Zurich—Swatch Group, the world’s largest watch and component producer, received approval Thursday from Swiss regulators to reduce its output of movements, a move that could cause shortages in coming years.
Swatch Group is required to supply watch movements to other Swiss watchmakers because it holds a dominant share of the business. Its ETA movement division, for example, is estimated to produce about two-thirds of all mechanical movements used in Switzerland.
Under the agreement revealed Thursday, Swatch will be able to reduce its 2014-15 deliveries of mechanical movements produced by its ETA unit to rival watchmakers to 75% of the average quantities delivered in 2009 to 2011, Weko said in a statement. Then Swatch can gradually reduce them further, delivering 65% of sales volume in 2016-17 and 55% in 2018-2019.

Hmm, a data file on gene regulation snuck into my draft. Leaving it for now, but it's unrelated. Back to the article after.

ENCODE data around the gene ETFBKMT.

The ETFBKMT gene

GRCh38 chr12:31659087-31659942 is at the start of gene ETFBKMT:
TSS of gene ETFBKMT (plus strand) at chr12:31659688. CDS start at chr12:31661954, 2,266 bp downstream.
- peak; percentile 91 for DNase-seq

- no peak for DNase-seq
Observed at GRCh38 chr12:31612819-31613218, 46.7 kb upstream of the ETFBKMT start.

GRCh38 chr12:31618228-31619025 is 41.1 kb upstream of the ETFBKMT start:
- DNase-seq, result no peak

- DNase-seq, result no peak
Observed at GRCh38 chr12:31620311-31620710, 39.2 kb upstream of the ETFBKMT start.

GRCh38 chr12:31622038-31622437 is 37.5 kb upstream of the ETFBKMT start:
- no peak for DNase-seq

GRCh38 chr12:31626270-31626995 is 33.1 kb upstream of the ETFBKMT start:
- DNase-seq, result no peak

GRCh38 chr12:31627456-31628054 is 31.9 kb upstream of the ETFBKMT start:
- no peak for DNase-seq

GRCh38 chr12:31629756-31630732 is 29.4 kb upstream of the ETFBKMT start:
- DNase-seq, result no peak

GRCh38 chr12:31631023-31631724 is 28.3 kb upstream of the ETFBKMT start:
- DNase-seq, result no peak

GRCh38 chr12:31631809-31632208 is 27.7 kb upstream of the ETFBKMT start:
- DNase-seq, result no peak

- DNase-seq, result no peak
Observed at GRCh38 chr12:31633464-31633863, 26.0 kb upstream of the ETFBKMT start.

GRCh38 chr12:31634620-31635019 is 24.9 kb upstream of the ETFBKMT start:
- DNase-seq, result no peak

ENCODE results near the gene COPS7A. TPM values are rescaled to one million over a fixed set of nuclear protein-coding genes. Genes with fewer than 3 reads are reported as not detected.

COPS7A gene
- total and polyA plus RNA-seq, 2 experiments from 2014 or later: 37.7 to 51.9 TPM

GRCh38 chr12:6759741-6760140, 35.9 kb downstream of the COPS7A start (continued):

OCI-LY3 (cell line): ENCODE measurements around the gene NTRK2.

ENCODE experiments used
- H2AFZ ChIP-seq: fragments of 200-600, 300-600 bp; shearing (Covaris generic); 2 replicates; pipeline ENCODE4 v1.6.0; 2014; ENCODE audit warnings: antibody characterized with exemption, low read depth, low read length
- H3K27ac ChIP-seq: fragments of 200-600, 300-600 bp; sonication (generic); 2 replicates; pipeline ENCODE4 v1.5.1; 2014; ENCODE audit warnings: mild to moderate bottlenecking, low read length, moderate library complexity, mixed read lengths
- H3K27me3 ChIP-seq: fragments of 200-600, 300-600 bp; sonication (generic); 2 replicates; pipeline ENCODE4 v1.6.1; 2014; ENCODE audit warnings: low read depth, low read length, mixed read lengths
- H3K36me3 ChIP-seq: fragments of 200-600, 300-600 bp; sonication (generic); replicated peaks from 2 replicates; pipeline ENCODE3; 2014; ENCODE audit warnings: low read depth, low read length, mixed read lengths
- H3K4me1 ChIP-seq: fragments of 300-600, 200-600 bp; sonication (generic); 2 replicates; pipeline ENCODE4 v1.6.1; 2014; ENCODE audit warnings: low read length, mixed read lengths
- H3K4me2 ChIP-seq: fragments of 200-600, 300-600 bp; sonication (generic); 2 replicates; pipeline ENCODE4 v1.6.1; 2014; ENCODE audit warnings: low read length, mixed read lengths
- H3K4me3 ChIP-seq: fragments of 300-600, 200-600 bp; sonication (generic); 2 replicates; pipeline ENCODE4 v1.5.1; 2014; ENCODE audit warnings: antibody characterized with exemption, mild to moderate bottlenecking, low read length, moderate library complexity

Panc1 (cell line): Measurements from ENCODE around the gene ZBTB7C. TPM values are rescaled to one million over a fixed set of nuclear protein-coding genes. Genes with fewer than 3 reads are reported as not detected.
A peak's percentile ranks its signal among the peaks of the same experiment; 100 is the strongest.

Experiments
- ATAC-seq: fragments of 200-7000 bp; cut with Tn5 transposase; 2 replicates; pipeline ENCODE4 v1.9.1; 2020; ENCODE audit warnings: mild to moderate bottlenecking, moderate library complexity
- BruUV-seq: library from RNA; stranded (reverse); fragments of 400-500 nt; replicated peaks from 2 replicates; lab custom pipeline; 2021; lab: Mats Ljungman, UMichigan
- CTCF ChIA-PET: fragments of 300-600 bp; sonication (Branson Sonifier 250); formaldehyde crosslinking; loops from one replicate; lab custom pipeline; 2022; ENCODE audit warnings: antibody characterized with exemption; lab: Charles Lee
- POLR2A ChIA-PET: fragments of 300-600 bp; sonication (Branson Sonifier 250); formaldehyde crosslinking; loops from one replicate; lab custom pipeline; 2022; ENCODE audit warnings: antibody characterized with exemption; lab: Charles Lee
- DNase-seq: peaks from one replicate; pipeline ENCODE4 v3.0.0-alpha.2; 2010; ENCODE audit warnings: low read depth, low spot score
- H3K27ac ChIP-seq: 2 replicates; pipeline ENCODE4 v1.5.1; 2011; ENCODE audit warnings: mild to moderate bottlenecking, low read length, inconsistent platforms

Regulating Parts No Included
The gradual reduction will serve to cushion the blow to to small and mid-sized businesses in cases of severe hardship, Weko said. The forecast will permit other major producers, including Richemont and LVMH and small independents to fine alternatives.
While production of movements will be reduced, Weko said it was too soon to phase out the assortiments, important regulating parts, produced by Swatch’s Nivarox unit, since there are so few alternatives.
In July, Weko blocked Swatch’s plans to cut third party deliveries but said it was not against a reduction in principle.
Meanwhile, Swatch CEO Nick Hayek said Swatch Group would likely see a 9 billion franc (about $10.1 billion) shortfall this year thanks to unfavorable currency fluctionations.
“We still will do very good results, but exchange rates are unfortunately not helping us, that’s all,” Hayek said. “Making 9 billion with these exchange rates will be difficult.”
Hayek said he is “very optimistic” for next year and sees double-digit percentage growth if currency fluctuations ease.